Canadians increasingly want to retire gradually, either by reducing their regular schedules or taking longer vacations, according to a Desjardins Insurance survey.
Three-quarters of the 2,037 respondents said they planned to transition into retirement over time, rather than stopping work suddenly.
This is particularly true for people aged 18 to 39 (76 per cent) and 40 to 64 (66 per cent), while more than one-half of those aged 65 and up said they planned to retire gradually.
"The traditional notion of retirement — of packing up your office at the end of your last day and completely changing your life — is ending," said Angela Iermieri, financial planner at Desjardins Group. "Smart organizations will support this change in their workplaces to help address the huge pressures that will be created as baby boomers make this shift."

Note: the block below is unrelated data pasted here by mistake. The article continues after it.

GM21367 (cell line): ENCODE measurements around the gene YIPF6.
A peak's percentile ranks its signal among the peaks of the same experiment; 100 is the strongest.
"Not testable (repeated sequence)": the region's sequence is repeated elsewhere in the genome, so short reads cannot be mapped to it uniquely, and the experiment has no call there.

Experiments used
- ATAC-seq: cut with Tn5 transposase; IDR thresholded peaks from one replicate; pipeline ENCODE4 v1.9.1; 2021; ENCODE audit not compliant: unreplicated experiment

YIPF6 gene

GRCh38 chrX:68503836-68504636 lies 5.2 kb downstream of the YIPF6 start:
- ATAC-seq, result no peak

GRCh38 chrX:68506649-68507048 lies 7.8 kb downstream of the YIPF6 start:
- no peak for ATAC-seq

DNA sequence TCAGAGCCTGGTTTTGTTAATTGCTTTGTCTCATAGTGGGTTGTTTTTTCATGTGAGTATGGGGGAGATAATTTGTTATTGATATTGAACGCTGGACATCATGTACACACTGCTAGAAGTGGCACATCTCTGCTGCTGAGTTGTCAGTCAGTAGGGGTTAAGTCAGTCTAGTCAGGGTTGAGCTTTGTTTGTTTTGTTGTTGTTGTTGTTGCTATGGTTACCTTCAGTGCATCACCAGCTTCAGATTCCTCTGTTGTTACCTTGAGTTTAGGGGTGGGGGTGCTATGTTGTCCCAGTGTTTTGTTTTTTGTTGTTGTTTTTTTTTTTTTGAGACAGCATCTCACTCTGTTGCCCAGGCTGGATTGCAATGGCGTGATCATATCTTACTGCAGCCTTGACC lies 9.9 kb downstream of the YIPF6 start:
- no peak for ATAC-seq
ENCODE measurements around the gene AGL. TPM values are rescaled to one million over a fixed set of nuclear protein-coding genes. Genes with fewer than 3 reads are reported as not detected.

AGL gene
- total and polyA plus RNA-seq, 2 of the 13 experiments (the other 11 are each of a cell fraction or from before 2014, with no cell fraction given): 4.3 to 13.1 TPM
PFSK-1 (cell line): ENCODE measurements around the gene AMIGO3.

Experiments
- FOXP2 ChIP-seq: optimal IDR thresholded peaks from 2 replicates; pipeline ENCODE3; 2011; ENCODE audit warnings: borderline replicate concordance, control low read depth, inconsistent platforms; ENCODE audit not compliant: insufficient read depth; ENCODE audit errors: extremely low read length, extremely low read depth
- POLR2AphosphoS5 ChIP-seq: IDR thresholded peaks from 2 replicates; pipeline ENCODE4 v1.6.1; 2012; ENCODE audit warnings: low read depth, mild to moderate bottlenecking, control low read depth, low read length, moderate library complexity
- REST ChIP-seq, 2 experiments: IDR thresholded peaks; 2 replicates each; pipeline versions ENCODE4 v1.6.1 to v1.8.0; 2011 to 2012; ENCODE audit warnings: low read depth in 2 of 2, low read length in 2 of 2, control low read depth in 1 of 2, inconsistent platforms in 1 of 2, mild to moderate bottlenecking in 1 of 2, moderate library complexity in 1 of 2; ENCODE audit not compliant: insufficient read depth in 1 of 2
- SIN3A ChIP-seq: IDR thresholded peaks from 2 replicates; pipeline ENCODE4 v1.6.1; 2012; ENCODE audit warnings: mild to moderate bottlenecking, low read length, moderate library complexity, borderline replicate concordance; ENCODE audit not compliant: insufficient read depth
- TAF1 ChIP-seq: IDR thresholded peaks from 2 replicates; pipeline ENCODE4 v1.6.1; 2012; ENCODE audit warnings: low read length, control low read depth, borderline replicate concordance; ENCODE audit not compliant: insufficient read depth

Facilitating gradual retirement will have benefits for everyone in the coming decade, she said.
"Supporting the most experienced, knowledgeable staff to remain in the workforce in a transitional way allows employers to take advantage of their strengths, while they mentor younger workers who bring new skills and energy. Demographic patterns will soon create a critical shortage of experienced workers that transitional retirement can help address."
The desire for a transitional retirement isn't determined by the respondents' perceptions of their financial situation, found Desjardins. Even those with excellent, very good or good financial security were as likely to prefer this method as those whose financial security is fair or poor.
More than one-half of respondents who planned to retire abruptly felt gradual retirement would not be an option for them. When asked how their employers could do to help them to transition into retirement, respondents suggested continued health benefits were a critical incentive. Other important incentives included:
• an interesting offer in terms of tasks, workplace and team
• a less demanding position
• a better salary
• new challenges.
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